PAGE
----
Drug cuts stroke risk in heart patients

A new drug could significantly reduce the risk of strokes and blood clots in patients with irregular heartbeats.

A study found a new drug rivaroxaban cut the risk of blood clots and strokes by one-fifth compared with the most popular existing treatment, warfarin.

The research by the University of Edinburgh and Duke University in North Carolina was carried out in 45 countries and involved 14,000 patients

Irregular heart beats

One in five people more than 70 years old is likely to be diagnosed with an irregular heartbeat, which can lead to blood clots and cause strokes.

Both rivaroxaban and warfarin work by thinning the blood to reduce the risk of clots.

Our study showed that rivaroxaban is simpler to administer and patients taking it have fewer strokes and blood clots. We are now another step closer to an effective alternative to warfarin for patients with irregular heart beats and one that reduces complications and is easier to administer.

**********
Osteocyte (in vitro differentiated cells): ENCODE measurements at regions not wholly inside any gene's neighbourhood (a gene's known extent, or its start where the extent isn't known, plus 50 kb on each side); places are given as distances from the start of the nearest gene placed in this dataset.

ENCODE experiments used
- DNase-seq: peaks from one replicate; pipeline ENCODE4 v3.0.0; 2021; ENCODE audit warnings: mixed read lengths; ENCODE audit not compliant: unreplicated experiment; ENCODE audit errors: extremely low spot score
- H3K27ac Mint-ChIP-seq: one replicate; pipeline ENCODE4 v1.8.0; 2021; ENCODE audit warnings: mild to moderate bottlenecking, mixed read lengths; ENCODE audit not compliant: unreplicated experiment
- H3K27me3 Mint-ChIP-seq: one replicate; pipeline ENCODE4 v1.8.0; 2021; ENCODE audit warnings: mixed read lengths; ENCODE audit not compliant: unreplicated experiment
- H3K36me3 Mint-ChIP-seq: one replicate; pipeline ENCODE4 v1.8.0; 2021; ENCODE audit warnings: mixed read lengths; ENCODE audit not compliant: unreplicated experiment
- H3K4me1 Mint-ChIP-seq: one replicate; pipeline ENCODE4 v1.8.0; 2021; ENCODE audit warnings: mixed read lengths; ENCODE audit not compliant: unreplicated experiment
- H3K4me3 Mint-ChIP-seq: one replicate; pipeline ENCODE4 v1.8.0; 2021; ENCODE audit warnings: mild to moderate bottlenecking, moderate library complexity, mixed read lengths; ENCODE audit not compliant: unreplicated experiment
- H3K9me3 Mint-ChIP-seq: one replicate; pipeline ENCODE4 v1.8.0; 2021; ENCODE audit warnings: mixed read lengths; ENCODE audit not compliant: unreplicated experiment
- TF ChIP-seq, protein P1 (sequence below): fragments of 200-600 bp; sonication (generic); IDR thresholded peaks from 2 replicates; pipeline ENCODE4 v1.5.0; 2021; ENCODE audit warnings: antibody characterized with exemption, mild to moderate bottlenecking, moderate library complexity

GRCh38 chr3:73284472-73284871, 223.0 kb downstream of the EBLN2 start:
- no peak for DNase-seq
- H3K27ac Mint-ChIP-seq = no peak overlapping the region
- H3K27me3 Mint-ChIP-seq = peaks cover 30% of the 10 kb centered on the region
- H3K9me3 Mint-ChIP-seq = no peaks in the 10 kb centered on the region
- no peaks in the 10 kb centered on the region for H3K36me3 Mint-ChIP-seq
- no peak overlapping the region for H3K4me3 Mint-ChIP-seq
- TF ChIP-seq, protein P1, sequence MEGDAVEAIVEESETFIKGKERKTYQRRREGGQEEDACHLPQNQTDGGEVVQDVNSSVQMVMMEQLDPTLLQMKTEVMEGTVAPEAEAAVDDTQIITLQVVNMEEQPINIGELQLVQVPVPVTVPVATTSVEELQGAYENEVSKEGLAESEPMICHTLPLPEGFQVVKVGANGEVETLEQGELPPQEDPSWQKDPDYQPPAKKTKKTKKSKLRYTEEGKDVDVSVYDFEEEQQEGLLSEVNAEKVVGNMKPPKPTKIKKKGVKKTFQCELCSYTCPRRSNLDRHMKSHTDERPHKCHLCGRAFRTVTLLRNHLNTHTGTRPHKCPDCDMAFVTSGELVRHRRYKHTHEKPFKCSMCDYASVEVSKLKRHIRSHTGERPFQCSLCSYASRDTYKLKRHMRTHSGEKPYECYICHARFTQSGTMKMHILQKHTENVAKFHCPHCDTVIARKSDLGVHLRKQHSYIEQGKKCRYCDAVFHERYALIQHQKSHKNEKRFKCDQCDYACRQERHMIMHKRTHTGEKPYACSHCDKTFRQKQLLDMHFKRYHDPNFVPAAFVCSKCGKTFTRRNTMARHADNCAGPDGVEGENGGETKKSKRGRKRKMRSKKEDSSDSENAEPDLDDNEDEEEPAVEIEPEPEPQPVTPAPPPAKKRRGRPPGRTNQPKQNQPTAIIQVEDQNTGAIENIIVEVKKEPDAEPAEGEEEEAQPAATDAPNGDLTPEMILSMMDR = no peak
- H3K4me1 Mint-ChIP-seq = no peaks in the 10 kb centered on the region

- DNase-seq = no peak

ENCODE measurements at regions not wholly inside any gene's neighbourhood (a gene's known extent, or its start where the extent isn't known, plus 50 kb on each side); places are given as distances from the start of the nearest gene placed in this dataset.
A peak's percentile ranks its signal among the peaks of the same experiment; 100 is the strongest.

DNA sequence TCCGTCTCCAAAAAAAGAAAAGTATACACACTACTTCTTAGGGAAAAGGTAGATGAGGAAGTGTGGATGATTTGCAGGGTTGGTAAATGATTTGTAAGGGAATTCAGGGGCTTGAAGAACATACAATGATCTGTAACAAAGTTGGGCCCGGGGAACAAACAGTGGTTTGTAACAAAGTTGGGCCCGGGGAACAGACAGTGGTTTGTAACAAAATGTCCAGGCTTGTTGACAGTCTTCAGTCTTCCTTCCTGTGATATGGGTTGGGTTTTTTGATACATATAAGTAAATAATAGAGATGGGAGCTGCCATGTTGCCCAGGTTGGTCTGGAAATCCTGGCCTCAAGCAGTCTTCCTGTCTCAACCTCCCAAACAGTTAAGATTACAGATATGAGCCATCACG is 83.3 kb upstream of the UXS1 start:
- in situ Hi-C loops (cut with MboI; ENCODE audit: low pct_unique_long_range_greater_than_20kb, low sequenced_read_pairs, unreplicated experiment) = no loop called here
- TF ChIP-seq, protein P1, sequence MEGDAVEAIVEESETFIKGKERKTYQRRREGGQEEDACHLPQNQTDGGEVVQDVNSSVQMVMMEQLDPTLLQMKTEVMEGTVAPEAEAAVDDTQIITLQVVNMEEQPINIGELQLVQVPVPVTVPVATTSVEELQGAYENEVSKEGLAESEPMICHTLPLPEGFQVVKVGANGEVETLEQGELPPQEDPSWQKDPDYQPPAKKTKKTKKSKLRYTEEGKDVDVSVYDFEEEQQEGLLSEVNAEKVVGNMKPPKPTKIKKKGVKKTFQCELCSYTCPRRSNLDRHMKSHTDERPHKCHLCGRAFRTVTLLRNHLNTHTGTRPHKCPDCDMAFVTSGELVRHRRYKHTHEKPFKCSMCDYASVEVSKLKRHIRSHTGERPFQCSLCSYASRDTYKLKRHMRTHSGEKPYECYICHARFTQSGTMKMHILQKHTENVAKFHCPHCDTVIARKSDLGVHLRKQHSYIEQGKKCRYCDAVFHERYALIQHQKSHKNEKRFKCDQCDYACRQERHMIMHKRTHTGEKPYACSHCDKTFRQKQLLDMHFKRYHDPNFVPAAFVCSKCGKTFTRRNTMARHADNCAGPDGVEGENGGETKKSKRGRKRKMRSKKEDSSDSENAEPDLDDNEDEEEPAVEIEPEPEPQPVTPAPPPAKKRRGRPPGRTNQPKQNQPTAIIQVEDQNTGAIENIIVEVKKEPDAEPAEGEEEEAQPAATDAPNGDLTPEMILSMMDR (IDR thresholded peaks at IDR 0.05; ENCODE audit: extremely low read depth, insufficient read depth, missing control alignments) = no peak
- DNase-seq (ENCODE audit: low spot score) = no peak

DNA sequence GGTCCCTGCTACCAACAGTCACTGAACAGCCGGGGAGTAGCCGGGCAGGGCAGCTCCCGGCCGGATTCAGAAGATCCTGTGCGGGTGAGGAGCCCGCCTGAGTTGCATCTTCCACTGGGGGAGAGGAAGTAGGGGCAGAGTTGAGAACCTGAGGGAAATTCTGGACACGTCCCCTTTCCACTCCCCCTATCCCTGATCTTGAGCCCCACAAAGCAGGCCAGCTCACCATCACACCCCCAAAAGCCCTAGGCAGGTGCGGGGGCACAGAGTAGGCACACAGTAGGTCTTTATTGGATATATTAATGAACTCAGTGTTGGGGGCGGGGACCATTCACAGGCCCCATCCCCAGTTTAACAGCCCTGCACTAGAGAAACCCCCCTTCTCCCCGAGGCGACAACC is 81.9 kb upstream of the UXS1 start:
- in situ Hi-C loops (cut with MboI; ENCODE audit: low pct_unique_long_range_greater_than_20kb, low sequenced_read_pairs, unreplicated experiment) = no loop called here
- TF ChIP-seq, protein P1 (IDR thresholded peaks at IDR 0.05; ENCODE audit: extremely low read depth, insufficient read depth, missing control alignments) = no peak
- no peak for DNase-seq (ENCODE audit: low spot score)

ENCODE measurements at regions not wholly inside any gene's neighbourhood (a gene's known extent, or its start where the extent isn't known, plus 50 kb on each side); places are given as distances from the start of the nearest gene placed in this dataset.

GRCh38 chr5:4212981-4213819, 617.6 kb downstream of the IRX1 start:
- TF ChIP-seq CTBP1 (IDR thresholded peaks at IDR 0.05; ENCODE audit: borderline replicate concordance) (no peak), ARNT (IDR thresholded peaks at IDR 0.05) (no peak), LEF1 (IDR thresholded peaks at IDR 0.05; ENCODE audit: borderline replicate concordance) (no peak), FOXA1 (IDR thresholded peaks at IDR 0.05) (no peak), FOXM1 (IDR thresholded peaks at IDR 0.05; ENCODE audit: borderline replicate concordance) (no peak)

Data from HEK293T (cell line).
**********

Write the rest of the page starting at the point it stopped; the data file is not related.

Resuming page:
Professor Keith Fox

British Heart Foundation Professor of Cardiology

Treatment

Patients treated with warfarin are half as likely to have a stroke compared with those taking no treatment or aspirin.

However, the dosage needs to be closely monitored - in some cases once a week.

Too high a dose can lead to internal bleeding, which can prove fatal, and too low a dose increases the risk of stroke.

Unlike warfarin, levels of the new drug do not need to be monitored as intently and the necessary dosage is not affected by certain foods or alcohol.

The study

The research findings were presented at the American Heart Association conference in Chicago.

The study looked at patients with atrial fibrillation.

This is the most common abnormal heart rhythm disorders, in which the heart beats dangerously fast.

The study also found that use of rivaroxaban did not increase the risk of internal bleeding compared with warfarin, suggesting that it is a suitable alternative.

This important study adds rivaroxaban to the increasing list of new drugs that seem to be at least as good as warfarin. An additional advantage is that they do not require the close monitoring that warfarin does.

Peter Weissberg

Medical Director of the British Heart Foundation

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